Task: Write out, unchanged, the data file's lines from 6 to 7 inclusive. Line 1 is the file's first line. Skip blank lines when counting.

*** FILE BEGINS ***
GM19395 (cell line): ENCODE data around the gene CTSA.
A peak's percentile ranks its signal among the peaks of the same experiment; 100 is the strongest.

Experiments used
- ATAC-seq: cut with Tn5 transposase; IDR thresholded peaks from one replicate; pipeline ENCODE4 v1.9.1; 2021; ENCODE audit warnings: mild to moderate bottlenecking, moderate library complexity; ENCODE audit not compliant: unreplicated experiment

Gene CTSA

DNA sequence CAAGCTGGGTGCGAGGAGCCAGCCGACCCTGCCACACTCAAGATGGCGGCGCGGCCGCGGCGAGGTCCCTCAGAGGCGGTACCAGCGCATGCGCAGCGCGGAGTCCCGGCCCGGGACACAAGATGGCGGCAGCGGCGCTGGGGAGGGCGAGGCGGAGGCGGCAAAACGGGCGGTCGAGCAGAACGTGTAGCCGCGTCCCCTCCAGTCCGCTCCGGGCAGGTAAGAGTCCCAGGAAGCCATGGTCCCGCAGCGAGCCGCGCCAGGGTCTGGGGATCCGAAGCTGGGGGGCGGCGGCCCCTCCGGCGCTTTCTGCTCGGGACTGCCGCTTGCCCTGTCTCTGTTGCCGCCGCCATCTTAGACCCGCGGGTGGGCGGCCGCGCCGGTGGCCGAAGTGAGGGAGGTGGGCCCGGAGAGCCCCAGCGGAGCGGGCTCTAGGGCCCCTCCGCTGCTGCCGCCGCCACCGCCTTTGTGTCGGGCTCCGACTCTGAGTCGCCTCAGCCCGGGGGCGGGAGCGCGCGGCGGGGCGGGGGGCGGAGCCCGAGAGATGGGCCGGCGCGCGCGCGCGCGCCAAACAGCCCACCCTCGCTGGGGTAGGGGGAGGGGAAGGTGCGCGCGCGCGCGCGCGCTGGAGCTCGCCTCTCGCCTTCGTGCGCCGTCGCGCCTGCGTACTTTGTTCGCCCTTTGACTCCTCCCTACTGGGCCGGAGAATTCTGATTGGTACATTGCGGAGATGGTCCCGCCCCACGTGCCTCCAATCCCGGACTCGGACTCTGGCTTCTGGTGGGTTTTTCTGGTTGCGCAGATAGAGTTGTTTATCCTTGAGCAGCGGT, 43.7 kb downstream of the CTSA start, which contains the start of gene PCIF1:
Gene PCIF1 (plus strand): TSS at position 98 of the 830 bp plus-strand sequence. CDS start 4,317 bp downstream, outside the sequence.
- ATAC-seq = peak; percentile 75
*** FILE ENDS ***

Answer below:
DNA sequence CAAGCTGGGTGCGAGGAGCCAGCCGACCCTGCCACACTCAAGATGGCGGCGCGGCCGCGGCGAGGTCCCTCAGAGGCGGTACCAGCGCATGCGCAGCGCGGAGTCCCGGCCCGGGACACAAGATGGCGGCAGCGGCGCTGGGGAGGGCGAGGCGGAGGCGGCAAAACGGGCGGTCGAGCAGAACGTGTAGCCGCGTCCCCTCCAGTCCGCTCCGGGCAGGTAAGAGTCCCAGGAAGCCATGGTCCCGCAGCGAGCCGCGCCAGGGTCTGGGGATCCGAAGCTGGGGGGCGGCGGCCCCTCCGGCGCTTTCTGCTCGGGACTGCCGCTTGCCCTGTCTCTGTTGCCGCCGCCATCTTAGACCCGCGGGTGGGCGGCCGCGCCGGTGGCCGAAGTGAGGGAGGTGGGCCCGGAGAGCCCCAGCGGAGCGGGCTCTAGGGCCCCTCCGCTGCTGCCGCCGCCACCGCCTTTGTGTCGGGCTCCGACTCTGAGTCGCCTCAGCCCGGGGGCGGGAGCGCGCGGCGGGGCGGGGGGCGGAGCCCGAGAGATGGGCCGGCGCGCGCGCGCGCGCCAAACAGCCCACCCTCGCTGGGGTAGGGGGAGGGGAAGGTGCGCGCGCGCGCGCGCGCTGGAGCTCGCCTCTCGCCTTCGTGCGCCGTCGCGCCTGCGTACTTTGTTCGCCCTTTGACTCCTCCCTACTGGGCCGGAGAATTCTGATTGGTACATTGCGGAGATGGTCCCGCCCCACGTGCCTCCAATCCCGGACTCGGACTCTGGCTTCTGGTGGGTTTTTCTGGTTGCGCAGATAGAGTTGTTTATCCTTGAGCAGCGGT, 43.7 kb downstream of the CTSA start, which contains the start of gene PCIF1:
Gene PCIF1 (plus strand): TSS at position 98 of the 830 bp plus-strand sequence. CDS start 4,317 bp downstream, outside the sequence.